Paul Cellucci is Governor and Tom Birmingham is the President of the Massachusetts Senate. What really really happened was this: in the final phase of recent budget negotiations, Birmingham slipped into the budget an amendment to the Clean Elections law that would have allowed state house incumbents to raise money until six months before an election and then, if they stopped raising money at that point, still be eligible for state campaign funding. This amendment would have basically gutted the Clean Elections law which was passed overwhelmingly by voters in a referendum campaign (Birmingham is said to be particularly anxious to build up his war chest in order to ward off a challenge from billionaire Steve Grossman for the 2002 Democratic gubernatorial nomination).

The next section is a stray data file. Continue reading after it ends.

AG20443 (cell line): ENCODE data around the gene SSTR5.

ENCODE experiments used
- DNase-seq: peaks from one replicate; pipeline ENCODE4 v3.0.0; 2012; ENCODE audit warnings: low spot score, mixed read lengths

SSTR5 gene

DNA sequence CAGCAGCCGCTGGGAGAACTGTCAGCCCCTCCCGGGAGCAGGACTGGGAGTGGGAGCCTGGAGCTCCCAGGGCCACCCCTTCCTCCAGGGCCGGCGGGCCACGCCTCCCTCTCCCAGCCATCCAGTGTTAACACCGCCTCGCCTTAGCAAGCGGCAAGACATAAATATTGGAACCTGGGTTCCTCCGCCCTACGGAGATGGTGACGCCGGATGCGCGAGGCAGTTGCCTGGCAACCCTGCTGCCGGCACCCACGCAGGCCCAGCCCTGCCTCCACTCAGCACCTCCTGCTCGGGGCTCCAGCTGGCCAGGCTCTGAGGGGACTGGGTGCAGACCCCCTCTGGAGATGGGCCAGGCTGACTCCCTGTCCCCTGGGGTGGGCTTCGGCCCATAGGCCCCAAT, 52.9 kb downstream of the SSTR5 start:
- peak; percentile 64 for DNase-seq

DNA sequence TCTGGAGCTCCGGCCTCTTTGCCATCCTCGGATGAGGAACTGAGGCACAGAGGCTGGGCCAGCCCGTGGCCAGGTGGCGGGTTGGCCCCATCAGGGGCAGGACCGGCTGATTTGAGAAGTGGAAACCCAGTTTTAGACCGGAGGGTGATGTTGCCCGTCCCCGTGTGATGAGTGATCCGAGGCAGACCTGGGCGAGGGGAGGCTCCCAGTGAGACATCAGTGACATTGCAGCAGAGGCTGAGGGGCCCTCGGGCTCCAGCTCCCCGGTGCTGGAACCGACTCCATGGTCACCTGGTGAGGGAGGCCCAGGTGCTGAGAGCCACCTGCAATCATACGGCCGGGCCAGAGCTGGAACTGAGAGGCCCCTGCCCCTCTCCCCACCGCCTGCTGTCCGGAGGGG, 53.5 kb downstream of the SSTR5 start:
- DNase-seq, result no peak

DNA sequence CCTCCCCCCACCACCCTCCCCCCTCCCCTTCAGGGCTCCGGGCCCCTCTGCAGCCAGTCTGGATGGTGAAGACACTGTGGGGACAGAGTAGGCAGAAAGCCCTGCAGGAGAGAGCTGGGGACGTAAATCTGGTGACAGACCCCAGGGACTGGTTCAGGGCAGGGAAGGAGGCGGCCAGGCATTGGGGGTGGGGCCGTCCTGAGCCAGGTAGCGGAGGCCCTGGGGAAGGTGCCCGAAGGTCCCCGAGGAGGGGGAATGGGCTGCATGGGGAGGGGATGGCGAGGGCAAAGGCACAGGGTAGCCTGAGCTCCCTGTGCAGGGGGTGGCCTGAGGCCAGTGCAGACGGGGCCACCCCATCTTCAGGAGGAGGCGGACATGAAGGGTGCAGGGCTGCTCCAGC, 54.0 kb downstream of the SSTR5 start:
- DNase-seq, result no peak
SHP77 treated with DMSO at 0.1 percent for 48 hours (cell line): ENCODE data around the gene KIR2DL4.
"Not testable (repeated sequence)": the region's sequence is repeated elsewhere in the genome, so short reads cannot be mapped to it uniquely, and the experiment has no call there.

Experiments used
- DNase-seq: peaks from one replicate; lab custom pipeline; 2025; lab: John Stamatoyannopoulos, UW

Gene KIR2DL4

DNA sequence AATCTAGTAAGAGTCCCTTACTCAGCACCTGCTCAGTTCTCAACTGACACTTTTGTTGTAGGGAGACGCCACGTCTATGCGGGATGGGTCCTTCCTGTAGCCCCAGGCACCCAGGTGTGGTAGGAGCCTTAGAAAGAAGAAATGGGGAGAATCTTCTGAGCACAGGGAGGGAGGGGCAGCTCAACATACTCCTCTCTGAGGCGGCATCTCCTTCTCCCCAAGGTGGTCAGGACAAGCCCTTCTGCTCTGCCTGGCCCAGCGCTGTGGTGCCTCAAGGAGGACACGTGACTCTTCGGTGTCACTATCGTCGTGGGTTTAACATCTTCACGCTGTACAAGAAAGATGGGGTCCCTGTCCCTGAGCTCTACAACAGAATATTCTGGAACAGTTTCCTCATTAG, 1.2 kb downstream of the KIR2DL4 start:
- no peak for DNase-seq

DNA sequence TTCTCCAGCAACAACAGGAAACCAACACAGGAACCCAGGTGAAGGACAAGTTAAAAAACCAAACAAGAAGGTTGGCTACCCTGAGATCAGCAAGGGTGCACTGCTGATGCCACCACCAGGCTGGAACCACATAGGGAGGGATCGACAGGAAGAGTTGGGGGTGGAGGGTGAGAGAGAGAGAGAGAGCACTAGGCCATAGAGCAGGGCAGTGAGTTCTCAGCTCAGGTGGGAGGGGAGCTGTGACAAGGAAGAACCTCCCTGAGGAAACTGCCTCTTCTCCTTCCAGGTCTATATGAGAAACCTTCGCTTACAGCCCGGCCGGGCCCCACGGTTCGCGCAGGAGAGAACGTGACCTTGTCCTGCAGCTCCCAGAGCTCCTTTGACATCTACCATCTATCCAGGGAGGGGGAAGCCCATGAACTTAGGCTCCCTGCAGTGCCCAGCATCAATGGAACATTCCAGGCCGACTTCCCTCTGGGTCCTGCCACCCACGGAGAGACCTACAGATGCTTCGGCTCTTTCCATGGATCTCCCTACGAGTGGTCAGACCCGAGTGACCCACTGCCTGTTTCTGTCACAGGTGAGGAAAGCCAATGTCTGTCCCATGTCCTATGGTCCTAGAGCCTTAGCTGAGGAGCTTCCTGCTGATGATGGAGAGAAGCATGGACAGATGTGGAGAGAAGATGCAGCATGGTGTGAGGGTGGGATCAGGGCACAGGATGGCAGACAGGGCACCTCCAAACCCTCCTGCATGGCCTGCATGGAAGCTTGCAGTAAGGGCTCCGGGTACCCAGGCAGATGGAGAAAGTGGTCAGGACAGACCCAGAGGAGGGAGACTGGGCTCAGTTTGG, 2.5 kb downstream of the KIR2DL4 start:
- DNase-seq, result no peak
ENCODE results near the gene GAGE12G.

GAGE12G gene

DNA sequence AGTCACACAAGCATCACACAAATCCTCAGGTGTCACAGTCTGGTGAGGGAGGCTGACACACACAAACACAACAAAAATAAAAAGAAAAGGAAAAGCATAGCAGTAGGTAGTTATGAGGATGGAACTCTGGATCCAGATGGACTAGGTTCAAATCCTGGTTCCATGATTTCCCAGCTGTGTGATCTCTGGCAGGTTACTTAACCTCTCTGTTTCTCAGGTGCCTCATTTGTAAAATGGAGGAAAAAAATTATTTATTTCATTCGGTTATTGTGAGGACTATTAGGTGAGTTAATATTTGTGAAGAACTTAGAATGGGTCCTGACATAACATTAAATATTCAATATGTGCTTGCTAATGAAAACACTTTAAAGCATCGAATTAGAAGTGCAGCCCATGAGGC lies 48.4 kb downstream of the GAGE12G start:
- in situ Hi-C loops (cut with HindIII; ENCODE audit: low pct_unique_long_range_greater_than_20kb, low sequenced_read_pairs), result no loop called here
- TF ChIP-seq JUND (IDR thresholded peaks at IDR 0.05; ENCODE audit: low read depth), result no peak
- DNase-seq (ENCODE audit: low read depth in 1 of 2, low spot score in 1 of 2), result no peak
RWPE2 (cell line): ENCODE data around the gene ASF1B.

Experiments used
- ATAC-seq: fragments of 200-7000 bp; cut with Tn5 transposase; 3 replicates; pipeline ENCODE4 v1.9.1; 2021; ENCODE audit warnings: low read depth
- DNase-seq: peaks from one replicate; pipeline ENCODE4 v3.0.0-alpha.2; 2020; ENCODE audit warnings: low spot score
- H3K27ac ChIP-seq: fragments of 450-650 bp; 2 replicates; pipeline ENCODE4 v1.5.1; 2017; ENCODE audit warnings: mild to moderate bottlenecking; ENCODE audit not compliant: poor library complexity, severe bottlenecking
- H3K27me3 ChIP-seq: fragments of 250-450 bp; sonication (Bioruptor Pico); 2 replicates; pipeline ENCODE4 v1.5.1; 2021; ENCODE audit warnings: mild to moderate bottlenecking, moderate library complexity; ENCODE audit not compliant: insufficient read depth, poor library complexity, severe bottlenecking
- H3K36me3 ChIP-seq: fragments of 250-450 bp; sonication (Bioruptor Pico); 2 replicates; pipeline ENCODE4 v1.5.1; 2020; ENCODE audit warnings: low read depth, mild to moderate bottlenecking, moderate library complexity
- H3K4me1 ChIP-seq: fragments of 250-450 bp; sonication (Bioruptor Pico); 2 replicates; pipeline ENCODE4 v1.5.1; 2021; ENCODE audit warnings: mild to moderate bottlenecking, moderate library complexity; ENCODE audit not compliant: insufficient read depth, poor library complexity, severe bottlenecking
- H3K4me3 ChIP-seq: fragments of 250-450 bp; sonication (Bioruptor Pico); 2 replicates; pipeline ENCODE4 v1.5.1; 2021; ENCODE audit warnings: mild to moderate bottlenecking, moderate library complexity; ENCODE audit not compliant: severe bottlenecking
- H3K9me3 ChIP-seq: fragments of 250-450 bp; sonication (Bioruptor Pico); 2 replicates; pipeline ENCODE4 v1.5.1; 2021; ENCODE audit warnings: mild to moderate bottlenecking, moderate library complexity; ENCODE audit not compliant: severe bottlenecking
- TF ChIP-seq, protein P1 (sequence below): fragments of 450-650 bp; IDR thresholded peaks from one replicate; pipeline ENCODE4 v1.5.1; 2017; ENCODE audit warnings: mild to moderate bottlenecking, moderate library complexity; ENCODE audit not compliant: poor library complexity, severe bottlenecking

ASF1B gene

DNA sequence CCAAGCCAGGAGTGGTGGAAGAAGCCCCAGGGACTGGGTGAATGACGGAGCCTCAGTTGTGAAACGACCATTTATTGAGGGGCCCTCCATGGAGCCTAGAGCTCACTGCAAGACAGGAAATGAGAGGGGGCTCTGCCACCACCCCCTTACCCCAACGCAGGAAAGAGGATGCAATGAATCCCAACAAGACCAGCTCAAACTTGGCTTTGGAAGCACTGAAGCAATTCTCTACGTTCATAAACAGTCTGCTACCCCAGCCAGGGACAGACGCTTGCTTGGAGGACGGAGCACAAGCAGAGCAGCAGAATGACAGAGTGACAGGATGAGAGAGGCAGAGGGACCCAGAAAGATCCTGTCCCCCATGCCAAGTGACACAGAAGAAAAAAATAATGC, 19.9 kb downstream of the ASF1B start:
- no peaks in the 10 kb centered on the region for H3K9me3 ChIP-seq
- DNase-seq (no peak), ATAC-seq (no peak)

Cellucci, who opposes the Clean Elections law but would like to appear respectful of referendum campaigns because of his support for the upcoming income tax cut referendum, vetoed the amendment. Subsequently Birmingham tabled Cellucci's proposed 150% pay raise until the next session of the legislature. Cellucci then claimed that Birmingham had threatened to block the raise if Cellucci blocked the amendment. Birmingham called him a liar, both guys offered to take polygraph tests, and then they had a press conference where they supposedly made up (neither retracted their statements, although Cellucci appeared to agree that he might have misunderstood what Birmingham was saying).

See the October 30, 1999 cartoon for more about Clean Elections.

View the November 13, 1999 cartoon.

View other Globe cartoons.

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